Headlining the stand will be the 28th running of the Jim McKay Maryland Million Day for the offspring of Maryland-based stallions on Saturday, Oct. 19 and the Fall Festival of Racing on Saturday, Sept. 21. That card will feature five stakes races on the turf as well as the $350,000 Frank J. De Francis Memorial Dash and the Jameela Stakes for Maryland-breds.

“All of the stakes races will occur on six Saturday afternoons, which we feel will help our profile on the simulcast signal,” said Maryland Jockey Club president Tom Chuckas.  “Kicking off the meet on opening weekend with five turf stakes and the De Francis Dash will get us off to a great start.”

The stakes races will take place on September 21 (seven stakes), October 19 (nine), November 9 (four), November 16 (four),December 7 (four) and December 28 (three).

Maryland Million officials have eliminated two stakes races from the program (Turf Sprint and Oaks) but will still run 11 races on the card, replacing those with a pair of $50,000 maiden races on the turf. In addition, the purses of the Turf and Ladies have been increased from $100,000 to $125,000.

Laurel Park Fall Meeting Dates:

  • ·        September 19-20-21
  • ·        September 25-26-27-28
  • ·        October 2-3-4-5
  • ·        October 9-10-11-12
  • ·        October 14-17-18-19
  • ·        October 23-24-25-26
  • ·        October 30-31-November 1-2
  • ·        November 6-7-8-9
  • ·        November 13-14-15-16
  • ·        November 20-21-22-23
  • ·        November 27-28-29-30
  • ·        December 4-5-6-7
  • ·        December 11-12-13-14
  • ·        December 18-19-20-21
  • ·        December 26-27-28
  • ·        December 31

 

About Laurel Park

Laurel Park is a Stronach Group company, North America’s leading Thoroughbred racetrack owner/operator. The Stronach Group racetracks include Santa Anita Park, Gulfstream Park & Casino, Golden Gate Fields, Portland Meadows, Laurel Park and Pimlico Race Course, home of the world-famous Preakness. The company owns and operates the Palm Meadows Training Center in Florida and is one of North America’s top race horse breeders through its award-winning Adena Springs operation. The Stronach Group is one of the world’s largest suppliers of pari-mutuel wagering systems, technologies and services. Its companies include AmTote, a global leader in wagering technology; Xpressbet, an Internet and telephone account wagering service; and Monarch Content Management, which acts as a simulcast purchase and sales agent of horseracing content for numerous North American racetracks and wagering outlets. The Stronach Group is also a major producer of televised horse racing programming through its HRTV cable and satellite network and is North America’s premier supplier of virtual online horse racing games, as well as a leading producer of social media content for the horseracing industry.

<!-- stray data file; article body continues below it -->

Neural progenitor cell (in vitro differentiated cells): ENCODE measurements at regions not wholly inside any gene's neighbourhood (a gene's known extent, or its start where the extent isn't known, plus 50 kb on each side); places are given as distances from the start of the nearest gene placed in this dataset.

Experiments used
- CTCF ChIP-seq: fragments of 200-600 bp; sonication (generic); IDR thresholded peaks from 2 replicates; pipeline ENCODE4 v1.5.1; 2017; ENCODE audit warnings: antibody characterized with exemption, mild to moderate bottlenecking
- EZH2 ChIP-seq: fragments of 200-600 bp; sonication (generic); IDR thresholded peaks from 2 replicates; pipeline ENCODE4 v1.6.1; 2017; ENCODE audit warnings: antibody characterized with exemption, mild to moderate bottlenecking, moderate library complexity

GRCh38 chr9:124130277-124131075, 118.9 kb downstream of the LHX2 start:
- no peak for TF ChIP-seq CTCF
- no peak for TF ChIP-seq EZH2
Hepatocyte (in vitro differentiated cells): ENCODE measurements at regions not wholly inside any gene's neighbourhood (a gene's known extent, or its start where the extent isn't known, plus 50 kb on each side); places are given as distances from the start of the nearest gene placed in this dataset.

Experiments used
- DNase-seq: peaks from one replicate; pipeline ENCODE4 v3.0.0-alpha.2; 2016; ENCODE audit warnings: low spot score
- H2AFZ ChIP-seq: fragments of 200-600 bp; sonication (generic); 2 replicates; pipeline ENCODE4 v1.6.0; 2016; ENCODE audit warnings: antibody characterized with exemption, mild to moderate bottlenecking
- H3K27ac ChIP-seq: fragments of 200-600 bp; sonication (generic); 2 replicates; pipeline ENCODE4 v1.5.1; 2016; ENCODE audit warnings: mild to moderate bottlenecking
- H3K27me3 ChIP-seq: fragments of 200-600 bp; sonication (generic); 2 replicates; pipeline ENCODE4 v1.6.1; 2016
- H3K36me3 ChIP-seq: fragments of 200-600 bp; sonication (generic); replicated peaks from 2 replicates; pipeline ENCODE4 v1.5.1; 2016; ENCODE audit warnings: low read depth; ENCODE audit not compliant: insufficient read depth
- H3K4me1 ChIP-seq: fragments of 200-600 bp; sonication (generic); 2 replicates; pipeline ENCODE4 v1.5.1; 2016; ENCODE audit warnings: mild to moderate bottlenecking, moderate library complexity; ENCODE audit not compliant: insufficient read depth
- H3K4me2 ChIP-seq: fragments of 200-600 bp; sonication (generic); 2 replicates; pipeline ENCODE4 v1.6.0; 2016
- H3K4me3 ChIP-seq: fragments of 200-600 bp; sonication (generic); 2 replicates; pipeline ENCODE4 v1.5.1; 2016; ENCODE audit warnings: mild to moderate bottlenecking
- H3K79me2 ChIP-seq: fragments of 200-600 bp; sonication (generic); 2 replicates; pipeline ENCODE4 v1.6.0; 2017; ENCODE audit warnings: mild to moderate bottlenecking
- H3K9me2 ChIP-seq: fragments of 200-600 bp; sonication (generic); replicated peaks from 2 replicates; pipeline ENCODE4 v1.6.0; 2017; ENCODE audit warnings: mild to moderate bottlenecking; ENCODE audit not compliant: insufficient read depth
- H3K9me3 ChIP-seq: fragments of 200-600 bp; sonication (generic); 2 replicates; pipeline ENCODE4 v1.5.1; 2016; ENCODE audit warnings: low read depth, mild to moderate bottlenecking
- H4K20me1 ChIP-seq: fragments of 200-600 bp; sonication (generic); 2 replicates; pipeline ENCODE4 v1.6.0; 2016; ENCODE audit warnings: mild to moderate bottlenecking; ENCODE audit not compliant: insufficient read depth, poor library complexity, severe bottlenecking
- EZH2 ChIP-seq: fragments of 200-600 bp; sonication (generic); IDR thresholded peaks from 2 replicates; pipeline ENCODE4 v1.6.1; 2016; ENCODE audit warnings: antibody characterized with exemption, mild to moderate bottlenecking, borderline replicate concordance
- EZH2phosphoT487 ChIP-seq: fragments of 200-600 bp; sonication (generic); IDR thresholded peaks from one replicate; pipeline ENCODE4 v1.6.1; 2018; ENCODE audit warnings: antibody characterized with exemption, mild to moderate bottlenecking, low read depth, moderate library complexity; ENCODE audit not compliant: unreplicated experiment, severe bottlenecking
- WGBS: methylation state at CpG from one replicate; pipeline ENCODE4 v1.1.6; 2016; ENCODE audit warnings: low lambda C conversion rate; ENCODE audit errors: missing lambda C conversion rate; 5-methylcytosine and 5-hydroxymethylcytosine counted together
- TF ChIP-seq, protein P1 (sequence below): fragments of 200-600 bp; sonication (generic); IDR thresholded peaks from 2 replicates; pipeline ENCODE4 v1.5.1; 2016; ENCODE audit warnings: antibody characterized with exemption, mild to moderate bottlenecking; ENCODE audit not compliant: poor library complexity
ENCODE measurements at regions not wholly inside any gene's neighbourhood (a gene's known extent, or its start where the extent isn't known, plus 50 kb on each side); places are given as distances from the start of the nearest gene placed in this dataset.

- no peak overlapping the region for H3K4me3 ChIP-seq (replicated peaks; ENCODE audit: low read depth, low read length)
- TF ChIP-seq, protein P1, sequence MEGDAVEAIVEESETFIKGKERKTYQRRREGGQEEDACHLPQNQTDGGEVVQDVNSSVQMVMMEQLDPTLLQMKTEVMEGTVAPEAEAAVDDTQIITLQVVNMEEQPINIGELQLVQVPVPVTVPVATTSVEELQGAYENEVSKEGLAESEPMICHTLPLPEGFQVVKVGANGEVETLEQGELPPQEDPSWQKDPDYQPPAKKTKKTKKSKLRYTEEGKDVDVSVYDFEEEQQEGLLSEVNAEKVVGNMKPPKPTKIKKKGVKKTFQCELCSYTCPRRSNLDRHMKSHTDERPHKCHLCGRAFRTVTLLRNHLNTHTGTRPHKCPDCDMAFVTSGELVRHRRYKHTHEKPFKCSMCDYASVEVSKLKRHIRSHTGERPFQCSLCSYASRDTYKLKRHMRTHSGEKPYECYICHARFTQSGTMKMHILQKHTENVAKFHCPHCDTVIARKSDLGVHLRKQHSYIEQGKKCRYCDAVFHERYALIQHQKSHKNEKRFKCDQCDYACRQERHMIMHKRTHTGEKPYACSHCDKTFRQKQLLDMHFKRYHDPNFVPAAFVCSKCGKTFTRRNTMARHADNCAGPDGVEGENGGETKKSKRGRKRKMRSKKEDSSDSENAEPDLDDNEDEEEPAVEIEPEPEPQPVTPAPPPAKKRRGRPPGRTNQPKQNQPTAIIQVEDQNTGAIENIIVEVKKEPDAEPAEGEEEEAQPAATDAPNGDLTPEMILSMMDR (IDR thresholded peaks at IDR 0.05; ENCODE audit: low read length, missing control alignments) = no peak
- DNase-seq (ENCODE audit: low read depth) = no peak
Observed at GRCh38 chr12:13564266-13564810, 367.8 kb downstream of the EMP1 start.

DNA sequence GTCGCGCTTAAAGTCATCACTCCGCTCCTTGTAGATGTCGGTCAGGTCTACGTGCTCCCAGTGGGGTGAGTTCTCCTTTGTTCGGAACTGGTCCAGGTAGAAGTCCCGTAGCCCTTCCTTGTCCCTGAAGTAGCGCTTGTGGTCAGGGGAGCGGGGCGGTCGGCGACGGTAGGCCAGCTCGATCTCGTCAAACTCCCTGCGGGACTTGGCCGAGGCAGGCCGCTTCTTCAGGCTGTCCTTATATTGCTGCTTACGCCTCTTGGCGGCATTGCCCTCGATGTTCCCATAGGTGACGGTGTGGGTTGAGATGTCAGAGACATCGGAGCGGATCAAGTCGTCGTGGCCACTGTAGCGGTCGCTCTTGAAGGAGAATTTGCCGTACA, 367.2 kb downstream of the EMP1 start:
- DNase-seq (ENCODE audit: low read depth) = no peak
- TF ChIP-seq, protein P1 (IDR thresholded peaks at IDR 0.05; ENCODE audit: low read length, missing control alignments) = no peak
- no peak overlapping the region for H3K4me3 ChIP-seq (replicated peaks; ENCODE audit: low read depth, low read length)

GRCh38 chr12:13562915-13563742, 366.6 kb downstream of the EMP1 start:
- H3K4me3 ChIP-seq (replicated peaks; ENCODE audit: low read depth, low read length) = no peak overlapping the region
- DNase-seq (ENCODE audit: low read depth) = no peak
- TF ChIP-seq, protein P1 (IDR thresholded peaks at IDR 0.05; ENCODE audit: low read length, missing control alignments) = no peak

-mjc-

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MJC honors jockey Pino for win milestone

Posted on 11 November 2012 by WNST Staff

PINO HONORED BY THE MARYLAND JOCKEY CLUB


LAUREL, MD. 11-10-12—The Maryland Jockey Club honored jockey Mario Pino, who moved into the top 10 on the all-time win list earlier this fall, with a winners’ circle presentation Saturday afternoon at Laurel Park.

 

“It’s a great honor and I am very grateful,” Pino said. “Maryland has been great to me, riding here for 30 years, seeing people come and go. I set a goal to be in the top 10 though before I ever won a race I remember reading the Racing Form about a rider who just reached 5,000 and thought how tough that had to be.”

 

On September 18 at Presque Isle Downs, Pino moved into sole possession of 10th place on the all-time win list with a victory aboard Incredibly Smart. The win was number 6,471 for Pino, one more than Hall of Famer Earlie Fires. Pino currently has visited the winners’ circle 6,484 times. His first winner was with Ed’s Desire on Jan. 16, 1979 at Bowie Race Course when he was 17 years old.

 

“I just tried to go to work every day and be as consistent as possible. When that happens, you get an opportunity to ride good horses and win races,” said Pino, who has eleven 200-win seasons and had at least 150 victories 28 times. “I love to ride and love to cross the finish line first.”

 

Consistency helped Pino establish a record for most victories on the Maryland circuit with 4,958 winners at Pimlico Race Course, Laurel Park, Bowie, Timonium and Marlboro. Though he rode in the shadows of champion riders Kent Desormeaux, Edgar Prado and Ramon Dominguez, the 51-year-old ranked in the top five of the state standings for 25 straight years from 1979 to 2003.